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Wendy Hanamura

Opinions  •  
Mar 08, 2022
 • logged_by: Hannah Loskamp

Using storytelling to achieve positive social change is Wendy’s passion, as well as helping visionaries to realize their dreams. Concerning technology, Wendy helped launch a new movement for a decentralized, private and secure web that gives control back to its users.

We are happy to share this conversation with Wendy on the occasion of International Women’s Day 2022. Read how her first job taught her the hard way what matters if you want to succeed as a woman in a male-dominated job, and how she would encourage young women to pursue a career in tech or IT. Finally, Wendy shares why she would like to sit down for dinner with Angela Merkel and Michelle Obama. Thank you Wendy for this inspiring conversation! We are glad you do what you do and hope you keep up with the good work to be an inspiration for many more women!

What was your first job, and what did it teach you?

My first job was as a reporter-researcher for TIME Magazine in New York. It was the 80s and the organization was very hierarchical and dominated by men. Women were pretty much segregated into support roles and no woman had ever risen to a senior editorial position. It was eye-opening! After coming from school which felt more egalitarian, the work world was a rude awakening. It taught me that the world would not be a meritocracy and to succeed I would need to break a lot of entrenched, unconscious patterns of promotion and advancement.

Do you have a female rolemodel?

Both my best and my worst boss ever have both been women. At the positive end of the scale, women have been nurturing, honest, and willing to invest in my growth—not for the sake of the organization, but for my sake.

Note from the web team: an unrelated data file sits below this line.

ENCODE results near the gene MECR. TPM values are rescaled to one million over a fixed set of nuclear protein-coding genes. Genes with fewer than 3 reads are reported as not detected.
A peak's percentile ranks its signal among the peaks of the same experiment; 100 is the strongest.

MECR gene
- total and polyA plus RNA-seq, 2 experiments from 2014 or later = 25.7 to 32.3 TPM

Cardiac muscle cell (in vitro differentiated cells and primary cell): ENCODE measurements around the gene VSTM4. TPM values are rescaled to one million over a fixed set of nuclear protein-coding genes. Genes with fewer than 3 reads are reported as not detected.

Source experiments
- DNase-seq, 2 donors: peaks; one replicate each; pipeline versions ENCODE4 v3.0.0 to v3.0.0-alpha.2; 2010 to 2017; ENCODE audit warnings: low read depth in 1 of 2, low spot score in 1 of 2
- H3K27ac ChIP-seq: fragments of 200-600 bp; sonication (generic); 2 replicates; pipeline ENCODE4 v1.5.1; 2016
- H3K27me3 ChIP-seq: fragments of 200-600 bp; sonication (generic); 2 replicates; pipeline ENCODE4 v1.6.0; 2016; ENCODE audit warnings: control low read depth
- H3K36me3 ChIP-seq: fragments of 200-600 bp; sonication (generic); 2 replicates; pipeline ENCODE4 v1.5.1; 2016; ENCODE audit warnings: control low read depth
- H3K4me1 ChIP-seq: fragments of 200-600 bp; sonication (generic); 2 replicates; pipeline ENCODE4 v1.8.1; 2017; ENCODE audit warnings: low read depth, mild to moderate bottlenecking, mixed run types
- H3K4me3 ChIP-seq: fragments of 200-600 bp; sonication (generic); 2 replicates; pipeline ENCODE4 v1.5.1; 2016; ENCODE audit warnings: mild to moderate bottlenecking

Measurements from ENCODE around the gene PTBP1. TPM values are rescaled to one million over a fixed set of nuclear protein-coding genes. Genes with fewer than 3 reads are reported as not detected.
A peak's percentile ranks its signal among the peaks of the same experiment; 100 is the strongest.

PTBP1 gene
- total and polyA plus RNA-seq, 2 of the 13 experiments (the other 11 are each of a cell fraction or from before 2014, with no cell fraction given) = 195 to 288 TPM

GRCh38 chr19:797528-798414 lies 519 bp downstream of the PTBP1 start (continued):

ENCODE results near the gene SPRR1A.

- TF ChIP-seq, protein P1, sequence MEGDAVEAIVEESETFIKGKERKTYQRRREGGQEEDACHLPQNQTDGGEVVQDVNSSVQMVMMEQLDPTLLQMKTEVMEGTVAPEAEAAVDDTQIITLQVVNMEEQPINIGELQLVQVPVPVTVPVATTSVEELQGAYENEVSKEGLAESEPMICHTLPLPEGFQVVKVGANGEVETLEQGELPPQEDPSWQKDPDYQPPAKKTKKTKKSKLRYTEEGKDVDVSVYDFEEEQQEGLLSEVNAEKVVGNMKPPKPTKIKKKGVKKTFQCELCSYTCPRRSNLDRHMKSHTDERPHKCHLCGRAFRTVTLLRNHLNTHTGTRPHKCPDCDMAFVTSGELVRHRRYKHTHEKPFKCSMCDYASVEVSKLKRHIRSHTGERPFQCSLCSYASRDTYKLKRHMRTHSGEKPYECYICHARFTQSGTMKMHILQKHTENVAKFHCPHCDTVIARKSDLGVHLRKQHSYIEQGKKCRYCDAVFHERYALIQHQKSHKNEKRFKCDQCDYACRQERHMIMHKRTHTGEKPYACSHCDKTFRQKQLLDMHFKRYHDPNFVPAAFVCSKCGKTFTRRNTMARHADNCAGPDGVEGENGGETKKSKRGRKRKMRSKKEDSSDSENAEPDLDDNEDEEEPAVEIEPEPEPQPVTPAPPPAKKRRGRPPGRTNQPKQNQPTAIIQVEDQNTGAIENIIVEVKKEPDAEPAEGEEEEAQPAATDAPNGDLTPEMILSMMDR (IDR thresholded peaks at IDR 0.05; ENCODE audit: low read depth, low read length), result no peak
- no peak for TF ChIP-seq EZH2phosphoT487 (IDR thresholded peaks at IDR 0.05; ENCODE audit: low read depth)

How can we encourage more women to pursue senior leadership roles in their careers?

At one company, my female CEO invited three women department heads to lunch at her house. It was a lovely lunch and I remember one piece of advice she gave us that day: don’t ever wait for your boss to offer you a raise or promotion again. If you want it, you have to ask for it. All three of us had been promoted or offered raises by this CEO, but none of us had gone to her to request it. Why? We were scared of being turned down. It’s important to overcome that fear of rejection if you want to become a leader.

What is the most important message you want to send out to young women thinking about a career in tech or IT?

When you arrive at an organization, don’t be surprised to find the leadership in technical fields 100% male and overwhelmingly white. It will feel impossible to break through, but it’s not. Find allies in unexpected places and don’t be afraid to ask for your own advancement.

If you could have dinner with three inspirational women, dead or alive, who would they be (and why)?

Michelle Obama

Eleanor Roosevelt

Angela Merkel

In the case of Michelle Obama and Eleanor Roosevelt, they took a support role and made it really matter; they overcame incredible prejudice and resistance to find their own voice. Angela Merkel showed you can rule a country—even the European Union—with a rational, even hand and succeed.